Andrea R. Jain
This chapter reviews cases of conversion to the Jain tradition and suggests that Jains have an affirmative view of conversion and have actively responded to shifting social contexts in attempts to attract converts. The Jain tradition emerged with the proselytizing endeavors of a charismatic ascetic teacher, Mahavira. Since then, Jains have actively sought to keep Jain adherents and attract new ones by constructing religious practices and ideas appropriate to particular religious markets. They have offered potential converts merit gained by devotion to monastic teachers and rituals to popular deities believed to deliver benefits to their devotees. Contemporary proselytizing endeavors by Jain monastic teachers and the Jain laity have succeeded in informing a global audience about the Jain tradition through programs for social reform based on a reconstruction of the ethic of ahimsa and forms of modern yoga, such as preksha dhyana of the Jain Shvetambara Terapanth.
Lawrence A. Babb
Jainism is a South Asian religion that emerged into historical view in the first half of the first millennium BCE. Along with Buddhism, Jainism is the only other surviving example of ancient India's non-Vedic, heterodox traditions. The largest numbers of Jains are found in five Indian states: Gujarat, Karnataka, Madhya Pradesh, Maharashtra, and Rajasthan. Currently the largest overseas Jain populations are found in North America (Canada and the United States) and the United Kingdom. The most distinctive feature of Jainism is undoubtedly its doctrine of karma as an actual physical substance that adheres to souls and prevents their liberation. Another crucial element in Jainism is its powerful commitment to ahimsa, or non-violence. The Jain tradition accepts the varna system (an ancient, idealized social order in which society is divided into four classes: priests, warrior-rulers, agriculturists and merchants, and menial servants). As is the case with castes generally, Jain castes differ from one region to another. The most prominent castes among North Indian Digambaras are the Agravals and the Khandelvals, both renown trading castes.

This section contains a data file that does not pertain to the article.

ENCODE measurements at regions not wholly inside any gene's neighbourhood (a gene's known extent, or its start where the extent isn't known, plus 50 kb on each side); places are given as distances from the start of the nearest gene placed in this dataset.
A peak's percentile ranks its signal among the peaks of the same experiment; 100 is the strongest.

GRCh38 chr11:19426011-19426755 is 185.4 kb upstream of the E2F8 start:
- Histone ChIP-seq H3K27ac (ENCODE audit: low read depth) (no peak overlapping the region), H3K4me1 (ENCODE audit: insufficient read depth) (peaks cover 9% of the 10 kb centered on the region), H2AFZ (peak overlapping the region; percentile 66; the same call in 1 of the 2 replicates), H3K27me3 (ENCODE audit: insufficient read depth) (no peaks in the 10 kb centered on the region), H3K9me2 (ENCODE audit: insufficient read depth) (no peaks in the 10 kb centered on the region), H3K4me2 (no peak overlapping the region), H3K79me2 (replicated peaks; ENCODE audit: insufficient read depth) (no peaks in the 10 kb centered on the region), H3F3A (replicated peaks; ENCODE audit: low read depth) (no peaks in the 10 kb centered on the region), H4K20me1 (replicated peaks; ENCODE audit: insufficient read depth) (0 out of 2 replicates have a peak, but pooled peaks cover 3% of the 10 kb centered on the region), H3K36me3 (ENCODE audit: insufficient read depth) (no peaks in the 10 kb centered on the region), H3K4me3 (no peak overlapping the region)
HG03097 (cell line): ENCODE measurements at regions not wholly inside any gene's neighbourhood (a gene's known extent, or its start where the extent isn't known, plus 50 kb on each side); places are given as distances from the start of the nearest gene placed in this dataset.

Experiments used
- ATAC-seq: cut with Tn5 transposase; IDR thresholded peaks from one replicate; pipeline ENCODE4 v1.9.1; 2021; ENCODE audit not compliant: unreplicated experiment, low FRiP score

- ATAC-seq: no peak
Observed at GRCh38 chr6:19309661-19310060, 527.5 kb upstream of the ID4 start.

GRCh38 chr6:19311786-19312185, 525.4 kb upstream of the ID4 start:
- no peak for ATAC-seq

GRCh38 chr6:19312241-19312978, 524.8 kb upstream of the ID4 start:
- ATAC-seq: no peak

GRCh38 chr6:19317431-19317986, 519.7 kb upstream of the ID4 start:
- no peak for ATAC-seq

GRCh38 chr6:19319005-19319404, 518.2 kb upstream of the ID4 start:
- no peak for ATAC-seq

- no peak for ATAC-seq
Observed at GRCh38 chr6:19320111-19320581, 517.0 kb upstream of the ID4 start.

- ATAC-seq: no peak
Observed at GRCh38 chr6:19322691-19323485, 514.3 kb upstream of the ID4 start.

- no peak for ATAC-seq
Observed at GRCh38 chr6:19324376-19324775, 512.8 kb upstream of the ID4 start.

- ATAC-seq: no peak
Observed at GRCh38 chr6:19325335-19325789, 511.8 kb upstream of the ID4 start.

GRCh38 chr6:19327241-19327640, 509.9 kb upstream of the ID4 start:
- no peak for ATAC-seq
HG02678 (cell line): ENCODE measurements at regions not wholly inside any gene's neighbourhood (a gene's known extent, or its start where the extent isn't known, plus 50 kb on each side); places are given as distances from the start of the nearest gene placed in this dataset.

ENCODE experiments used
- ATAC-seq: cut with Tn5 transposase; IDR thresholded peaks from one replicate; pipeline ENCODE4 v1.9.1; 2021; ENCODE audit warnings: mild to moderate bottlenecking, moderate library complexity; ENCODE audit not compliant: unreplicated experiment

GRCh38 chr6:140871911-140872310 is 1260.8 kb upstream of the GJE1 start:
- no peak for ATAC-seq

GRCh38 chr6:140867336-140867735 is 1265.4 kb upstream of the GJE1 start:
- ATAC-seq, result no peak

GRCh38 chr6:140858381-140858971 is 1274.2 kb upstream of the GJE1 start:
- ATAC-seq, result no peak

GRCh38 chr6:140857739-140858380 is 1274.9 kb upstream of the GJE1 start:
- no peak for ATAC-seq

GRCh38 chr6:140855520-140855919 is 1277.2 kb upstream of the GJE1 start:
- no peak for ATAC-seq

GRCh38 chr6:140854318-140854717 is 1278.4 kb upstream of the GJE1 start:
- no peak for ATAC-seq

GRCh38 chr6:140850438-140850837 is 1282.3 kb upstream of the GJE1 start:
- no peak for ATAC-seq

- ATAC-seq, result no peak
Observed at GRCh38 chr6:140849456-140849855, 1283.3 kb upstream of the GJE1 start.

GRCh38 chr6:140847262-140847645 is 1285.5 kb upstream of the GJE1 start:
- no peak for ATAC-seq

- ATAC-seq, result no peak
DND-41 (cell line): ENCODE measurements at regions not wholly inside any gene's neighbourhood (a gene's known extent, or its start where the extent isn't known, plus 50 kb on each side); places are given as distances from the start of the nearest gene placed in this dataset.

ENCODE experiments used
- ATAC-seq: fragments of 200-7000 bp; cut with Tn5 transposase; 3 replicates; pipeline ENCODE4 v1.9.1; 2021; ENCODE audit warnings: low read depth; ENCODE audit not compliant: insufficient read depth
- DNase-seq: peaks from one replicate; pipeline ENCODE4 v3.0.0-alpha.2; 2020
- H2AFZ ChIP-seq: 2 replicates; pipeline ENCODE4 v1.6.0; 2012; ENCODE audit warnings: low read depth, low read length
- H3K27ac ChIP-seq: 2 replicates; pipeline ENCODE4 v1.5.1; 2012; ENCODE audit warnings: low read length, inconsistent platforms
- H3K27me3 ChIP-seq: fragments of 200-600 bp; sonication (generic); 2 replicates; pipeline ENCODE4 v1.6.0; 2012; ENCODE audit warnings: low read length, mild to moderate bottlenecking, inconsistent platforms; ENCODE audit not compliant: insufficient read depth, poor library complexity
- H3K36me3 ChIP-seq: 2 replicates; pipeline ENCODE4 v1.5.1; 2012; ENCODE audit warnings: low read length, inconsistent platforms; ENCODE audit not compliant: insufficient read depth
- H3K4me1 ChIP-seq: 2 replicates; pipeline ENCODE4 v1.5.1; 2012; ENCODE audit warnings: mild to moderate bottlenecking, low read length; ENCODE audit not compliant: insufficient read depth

Jains dismiss as delusional the belief in a grace-bestowing creator God, yet approach each day reverentially and prayerfully. This seeming paradox is explored, arguing that Jainism’s refusal to treat human life as the only form of conscious, rational life underpins its rejection of a transcosmic God. The meaningful cosmos in Jainism is filled with conscious, intentional beings, some identified as gods, and all of whom are situated within the same existential trajectory seeking release. This essay ponders the diverse understandings of ‘God’ that we find in Jainism and seeks to elucidate this ancient devotional structure, which rests upon, not a creator God, but a meaningful cosmos.
Christopher Key Chapple
This article examines the Jaina faith in light of its commitment to environmental values. After providing an overview of Jaina history and principles, it discusses contemporary Jain environmentalism, concentration on the elements and senses as vehicle for ecoawareness, and water in Jainism. This article also includes the author's reflections on his own practice of the Jain principles as interpreted through the tradition of classical yoga. At the time of its inception and until recent decades, the protection of ecology and environment did not play a significant role in the Jain way of life beyond a care to minimize any harm that one might inflict on others that would harm one's own soul. In contemporary times, Jainism has been reinterpreted as enhancing human-earth relations. The precepts of Jainism, particularly non-violence and non-possession, generally associated in their most rigorous forms with monastic men and women, have now been refigured and recast in an ecological mold.